This is no. 46 in a series of micro craft essays exploring the finer points of writing. Check back each week for a new Craft Capsule.
For many writers with long-brewing projects, starting a new year can stir up dread, excitement, grim resolve, or all of the above. Mid-January becomes a time of early reckoning: Have I stuck to my guns? Backslid already? Realized, aghast, that my goals were far too lofty? Resolutions are often focused on starting new things, but not enough is said about the value of simply carrying on, taking a moment to reflect on existing projects, and adjusting or even stopping the approaches that are no longer working.
Whenever I feel stuck or overwhelmed with a writing project, I try to take a step back and ask myself three questions: What needs to start? What needs to stop? What needs to change? And then I make lists or action items in response to those questions. It might look something like this:
What needs to start?
- Write the scene or chapter you’ve been avoiding. Drink a shot of tequila and write the bloody thing. In one sitting. Tape over the delete button if necessary.
- Admit that the work has reached the point where it needs to leave the house. Share it with the person who will tell you things you don’t want to hear but who will ultimately help you make it stronger.
- Look farther afield for things that feed your creative brain and soul. Get your nose out of a book and get thee to an art museum, concert, or stand-up comedy show. It doesn’t have to be tangibly connected to your project, but it will wake up different parts of you and might even spark ideas.
What needs to stop?
- Control. Release your characters from their toddler harnesses and let them do what they want to do instead of what you want them to do.
- Narrator as bodycam. Stop treating your first-person narrator as a passive, disembodied set of eyes and ears, and turn them into an actual human being the reader can see, hear, and feel.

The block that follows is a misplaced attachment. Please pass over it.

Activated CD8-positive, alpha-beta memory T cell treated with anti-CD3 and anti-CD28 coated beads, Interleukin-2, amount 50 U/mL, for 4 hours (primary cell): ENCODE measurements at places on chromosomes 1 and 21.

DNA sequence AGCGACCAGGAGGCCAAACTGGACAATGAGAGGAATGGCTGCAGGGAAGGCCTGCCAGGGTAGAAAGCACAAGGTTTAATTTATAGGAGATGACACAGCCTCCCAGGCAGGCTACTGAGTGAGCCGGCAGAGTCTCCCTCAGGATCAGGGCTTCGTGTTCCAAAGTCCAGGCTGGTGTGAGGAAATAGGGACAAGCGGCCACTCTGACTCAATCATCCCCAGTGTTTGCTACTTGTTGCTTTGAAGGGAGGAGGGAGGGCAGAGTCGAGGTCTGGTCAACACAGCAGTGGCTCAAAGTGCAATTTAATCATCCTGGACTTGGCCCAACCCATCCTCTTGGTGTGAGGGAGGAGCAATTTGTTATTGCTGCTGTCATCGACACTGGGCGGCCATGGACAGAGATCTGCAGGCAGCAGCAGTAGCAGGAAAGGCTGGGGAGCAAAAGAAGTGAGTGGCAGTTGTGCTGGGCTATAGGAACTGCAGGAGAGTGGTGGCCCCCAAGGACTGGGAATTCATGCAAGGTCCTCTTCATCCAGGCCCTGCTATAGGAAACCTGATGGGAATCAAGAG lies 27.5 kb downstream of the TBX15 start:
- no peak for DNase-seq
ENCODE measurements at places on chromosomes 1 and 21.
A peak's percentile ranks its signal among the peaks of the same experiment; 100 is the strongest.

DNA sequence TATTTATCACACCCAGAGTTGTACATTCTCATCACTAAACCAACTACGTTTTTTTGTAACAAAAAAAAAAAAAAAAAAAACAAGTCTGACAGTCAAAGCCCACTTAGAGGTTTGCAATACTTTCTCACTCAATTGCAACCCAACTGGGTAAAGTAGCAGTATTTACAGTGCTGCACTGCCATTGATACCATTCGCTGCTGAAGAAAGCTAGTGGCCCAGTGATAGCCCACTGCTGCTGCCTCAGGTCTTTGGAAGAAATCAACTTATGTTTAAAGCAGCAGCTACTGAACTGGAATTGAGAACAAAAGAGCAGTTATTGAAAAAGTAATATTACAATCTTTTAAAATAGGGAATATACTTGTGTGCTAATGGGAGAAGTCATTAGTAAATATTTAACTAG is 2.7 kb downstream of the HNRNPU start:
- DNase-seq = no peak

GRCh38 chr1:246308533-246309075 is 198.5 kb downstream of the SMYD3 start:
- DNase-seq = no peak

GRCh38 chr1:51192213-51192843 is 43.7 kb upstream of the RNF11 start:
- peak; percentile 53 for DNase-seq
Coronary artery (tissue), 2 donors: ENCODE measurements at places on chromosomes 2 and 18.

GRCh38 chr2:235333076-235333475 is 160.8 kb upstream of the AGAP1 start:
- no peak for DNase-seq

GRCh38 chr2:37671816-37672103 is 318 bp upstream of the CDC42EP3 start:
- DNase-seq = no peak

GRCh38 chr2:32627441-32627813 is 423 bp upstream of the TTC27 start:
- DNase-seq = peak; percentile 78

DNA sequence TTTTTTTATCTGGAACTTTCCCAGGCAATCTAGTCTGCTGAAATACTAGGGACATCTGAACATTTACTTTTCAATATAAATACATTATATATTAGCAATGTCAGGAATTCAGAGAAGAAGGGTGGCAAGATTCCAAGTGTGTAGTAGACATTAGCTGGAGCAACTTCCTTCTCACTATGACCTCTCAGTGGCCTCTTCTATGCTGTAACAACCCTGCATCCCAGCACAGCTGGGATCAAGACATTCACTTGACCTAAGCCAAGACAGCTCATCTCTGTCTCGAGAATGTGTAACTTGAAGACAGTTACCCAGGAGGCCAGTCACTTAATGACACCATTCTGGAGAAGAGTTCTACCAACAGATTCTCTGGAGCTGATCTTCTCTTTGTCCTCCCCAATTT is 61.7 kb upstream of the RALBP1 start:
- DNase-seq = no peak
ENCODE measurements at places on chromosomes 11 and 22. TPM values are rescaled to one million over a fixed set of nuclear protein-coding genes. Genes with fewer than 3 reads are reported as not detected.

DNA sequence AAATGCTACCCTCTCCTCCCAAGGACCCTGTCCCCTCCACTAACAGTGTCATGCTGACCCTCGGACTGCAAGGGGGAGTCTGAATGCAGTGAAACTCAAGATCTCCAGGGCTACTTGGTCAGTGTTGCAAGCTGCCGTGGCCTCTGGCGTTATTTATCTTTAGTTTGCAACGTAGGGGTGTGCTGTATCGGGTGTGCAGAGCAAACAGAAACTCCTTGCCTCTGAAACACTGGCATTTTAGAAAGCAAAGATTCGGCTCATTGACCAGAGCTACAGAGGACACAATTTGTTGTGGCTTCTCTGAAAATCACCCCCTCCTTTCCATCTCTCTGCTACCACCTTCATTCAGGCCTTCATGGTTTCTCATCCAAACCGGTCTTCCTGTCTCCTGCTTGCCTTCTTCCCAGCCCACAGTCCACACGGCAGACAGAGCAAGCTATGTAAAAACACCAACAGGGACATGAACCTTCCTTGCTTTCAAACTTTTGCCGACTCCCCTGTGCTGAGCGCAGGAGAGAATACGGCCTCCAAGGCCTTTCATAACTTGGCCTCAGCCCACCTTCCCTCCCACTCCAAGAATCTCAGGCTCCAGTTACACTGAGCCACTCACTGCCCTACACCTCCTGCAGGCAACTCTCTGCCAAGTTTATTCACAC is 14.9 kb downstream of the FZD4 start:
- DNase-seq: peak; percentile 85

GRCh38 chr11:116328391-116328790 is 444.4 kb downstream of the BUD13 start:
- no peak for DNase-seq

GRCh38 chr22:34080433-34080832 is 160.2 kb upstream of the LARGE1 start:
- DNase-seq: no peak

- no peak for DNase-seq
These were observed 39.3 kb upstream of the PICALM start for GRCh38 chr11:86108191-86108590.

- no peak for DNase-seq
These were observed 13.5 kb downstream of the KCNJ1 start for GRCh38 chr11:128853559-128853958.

- Procrastination. Specifically, the kind that’s rooted in a lack of interest and motivation rather than a lack of confidence. If some high power decreed you could only tell one last story before you died, would this be it? If the answer is “umm…,” then put this project aside and find the story that feels compelling and urgent to you, and that only you can tell.
What needs to change?
- Point of view. Does it have to be the POV you’ve chosen? Why? What would happen if you changed it?
- Scope. Recognize how you’ve been limiting the story and expand or shrink the world of your story accordingly. This could be related to the number of characters you want to focus on, or settings, or time periods. Or it could be about redistributing the amount of time spent with various characters and their world(s). See how it affects the intensity and focus.
- Setting. How important is your chosen time and place to the story you want to tell? Would the story change if it were relocated, set in another time period?
The stop/start/change tool is something I’ve borrowed from my other life in the nonprofit sector (mostly in terms of assessing projects and organizational priorities), but which can be handily applied to other areas of life too: friendships, marriages, exercise routines, to name a few.
Mimi Lok is the author of the story collection Last of Her Name (Kaya Press, 2019), which was longlisted for the PEN/Robert W. Bingham Prize for Debut Short Story Collection. She is the recipient of a Smithsonian Ingenuity Award and an Ylvisaker Award for Fiction, and was a finalist for the Katherine Anne Porter Fiction Prize and the Susan Atefat Arts and Letters Prize for nonfiction. Her work can be found in McSweeney’s, Electric Literature, and Literary Hub, among other outlets. She is currently working on a novel. Lok is also the cofounder, executive director, and editor of Voice of Witness, an award-winning human rights/oral history nonprofit that amplifies marginalized voices through a book series and a national education program.